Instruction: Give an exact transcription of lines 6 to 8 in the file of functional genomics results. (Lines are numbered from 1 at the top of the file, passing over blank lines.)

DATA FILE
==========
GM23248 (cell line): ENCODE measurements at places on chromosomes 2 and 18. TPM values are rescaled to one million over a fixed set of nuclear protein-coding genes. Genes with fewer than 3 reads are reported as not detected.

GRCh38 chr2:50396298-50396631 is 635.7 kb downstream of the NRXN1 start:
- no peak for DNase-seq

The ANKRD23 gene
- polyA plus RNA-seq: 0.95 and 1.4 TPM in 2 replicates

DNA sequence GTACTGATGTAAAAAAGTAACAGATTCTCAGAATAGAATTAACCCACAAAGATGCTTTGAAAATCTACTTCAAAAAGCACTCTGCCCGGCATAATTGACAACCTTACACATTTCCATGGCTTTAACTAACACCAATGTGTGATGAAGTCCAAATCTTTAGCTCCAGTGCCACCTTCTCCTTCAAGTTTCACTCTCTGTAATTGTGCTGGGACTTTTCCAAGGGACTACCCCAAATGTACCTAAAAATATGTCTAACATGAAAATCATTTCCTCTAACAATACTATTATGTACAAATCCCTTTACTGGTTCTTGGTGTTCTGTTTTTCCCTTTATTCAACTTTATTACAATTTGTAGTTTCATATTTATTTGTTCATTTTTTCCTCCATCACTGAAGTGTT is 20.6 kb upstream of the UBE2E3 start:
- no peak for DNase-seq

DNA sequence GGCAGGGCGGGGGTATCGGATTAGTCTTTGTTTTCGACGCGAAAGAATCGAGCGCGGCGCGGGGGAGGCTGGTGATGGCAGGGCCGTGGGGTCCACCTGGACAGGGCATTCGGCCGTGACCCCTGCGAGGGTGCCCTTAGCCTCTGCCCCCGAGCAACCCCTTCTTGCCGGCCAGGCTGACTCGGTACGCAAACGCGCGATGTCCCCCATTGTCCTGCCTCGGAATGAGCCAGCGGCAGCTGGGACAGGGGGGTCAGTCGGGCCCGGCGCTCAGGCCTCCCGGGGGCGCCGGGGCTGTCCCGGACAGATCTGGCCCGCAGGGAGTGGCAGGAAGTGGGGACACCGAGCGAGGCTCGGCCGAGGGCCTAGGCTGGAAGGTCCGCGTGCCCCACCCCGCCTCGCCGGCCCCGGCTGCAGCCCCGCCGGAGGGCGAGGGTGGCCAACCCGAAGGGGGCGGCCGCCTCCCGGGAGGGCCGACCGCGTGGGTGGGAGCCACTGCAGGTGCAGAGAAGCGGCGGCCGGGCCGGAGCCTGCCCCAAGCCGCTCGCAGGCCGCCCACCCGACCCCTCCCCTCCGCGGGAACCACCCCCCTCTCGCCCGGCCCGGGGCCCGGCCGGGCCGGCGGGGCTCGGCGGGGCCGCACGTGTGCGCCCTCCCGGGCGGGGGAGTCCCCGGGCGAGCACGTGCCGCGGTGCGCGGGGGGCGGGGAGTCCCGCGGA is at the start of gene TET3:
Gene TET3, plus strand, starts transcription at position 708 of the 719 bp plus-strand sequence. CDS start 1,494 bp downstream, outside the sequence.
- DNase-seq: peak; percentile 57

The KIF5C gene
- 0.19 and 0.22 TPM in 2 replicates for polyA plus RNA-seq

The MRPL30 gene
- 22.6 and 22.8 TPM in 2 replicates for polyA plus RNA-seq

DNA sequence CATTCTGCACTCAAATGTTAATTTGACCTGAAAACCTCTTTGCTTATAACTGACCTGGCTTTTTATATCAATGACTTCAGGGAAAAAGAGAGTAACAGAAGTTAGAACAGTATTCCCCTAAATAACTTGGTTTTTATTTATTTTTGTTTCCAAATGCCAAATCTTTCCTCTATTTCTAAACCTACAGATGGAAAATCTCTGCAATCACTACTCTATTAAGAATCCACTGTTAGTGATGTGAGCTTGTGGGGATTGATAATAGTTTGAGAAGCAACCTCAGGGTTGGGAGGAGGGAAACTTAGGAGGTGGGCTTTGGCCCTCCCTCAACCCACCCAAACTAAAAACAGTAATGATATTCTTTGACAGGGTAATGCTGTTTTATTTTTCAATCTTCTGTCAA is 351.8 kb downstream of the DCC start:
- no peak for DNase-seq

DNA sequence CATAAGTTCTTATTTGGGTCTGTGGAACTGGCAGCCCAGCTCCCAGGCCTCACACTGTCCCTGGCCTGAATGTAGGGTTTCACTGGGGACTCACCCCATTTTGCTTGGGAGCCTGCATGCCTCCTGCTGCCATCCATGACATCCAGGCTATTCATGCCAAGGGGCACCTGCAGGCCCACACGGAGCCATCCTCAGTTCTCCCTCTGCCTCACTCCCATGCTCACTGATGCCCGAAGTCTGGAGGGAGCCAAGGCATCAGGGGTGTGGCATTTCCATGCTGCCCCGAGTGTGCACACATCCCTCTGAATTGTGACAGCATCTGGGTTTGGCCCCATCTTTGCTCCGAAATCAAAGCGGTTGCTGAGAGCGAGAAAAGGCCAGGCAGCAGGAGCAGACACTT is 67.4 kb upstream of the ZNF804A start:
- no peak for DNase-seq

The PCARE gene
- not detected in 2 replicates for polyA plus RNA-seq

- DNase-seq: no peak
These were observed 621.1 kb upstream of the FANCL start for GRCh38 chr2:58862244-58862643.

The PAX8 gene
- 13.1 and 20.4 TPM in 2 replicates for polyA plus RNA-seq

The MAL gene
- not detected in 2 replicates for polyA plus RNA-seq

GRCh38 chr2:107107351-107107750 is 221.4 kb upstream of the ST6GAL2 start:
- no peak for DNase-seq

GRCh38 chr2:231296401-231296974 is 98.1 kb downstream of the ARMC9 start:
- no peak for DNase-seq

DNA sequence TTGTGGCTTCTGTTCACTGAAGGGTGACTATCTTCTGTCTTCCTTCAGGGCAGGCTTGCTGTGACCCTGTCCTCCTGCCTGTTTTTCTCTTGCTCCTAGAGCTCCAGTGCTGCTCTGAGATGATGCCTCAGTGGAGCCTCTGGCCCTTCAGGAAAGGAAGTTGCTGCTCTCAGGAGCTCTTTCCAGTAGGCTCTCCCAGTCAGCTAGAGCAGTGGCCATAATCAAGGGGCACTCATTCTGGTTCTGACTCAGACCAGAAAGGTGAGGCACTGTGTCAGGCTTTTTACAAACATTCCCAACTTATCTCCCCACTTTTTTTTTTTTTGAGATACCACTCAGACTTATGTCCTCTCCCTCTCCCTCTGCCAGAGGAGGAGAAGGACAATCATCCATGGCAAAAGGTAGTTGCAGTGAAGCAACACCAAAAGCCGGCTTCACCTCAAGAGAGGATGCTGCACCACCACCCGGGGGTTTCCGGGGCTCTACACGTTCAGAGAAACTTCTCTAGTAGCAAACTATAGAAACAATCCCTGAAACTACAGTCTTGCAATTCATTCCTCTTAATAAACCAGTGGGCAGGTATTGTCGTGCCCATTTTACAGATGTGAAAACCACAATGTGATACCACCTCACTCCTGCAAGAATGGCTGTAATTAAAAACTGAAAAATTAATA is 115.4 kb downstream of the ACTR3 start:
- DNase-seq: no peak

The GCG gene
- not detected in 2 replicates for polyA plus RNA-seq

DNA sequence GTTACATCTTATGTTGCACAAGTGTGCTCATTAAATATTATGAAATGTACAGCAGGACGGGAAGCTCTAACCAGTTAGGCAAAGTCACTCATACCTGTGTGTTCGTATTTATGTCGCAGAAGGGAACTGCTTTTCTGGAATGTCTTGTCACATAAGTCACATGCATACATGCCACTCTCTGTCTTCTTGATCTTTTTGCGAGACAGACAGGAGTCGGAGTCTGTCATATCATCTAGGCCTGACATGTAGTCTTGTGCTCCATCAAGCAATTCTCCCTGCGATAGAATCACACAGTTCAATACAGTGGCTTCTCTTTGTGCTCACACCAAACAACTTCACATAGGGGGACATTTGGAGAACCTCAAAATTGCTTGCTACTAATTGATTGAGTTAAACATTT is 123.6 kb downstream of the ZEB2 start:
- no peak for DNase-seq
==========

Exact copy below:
DNA sequence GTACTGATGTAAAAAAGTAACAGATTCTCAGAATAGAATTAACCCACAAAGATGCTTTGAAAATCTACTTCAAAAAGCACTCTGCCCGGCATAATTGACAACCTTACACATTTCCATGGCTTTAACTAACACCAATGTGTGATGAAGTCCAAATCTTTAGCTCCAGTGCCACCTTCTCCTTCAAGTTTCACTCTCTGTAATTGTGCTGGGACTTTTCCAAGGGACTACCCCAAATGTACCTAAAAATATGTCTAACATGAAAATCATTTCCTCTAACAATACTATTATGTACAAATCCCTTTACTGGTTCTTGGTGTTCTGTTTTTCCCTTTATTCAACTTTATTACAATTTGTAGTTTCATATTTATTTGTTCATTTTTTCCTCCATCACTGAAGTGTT is 20.6 kb upstream of the UBE2E3 start:
- no peak for DNase-seq

DNA sequence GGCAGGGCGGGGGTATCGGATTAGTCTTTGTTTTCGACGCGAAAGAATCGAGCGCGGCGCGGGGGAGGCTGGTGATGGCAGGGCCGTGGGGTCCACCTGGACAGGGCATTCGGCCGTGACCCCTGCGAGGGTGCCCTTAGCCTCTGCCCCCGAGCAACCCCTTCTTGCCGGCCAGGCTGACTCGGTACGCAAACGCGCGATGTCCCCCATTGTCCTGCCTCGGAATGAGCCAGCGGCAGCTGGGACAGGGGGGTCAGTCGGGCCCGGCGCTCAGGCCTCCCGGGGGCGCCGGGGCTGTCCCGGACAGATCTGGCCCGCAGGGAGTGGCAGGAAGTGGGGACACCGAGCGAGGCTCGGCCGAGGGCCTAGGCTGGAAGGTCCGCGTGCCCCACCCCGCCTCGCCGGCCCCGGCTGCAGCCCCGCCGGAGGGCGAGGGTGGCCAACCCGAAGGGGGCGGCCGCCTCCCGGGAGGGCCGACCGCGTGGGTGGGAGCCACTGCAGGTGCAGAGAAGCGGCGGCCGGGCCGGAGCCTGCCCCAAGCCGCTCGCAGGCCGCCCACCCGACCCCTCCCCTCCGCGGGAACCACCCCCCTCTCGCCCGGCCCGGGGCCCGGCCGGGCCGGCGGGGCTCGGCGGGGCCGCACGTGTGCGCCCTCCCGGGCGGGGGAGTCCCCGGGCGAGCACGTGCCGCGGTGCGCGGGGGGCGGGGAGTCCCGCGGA is at the start of gene TET3: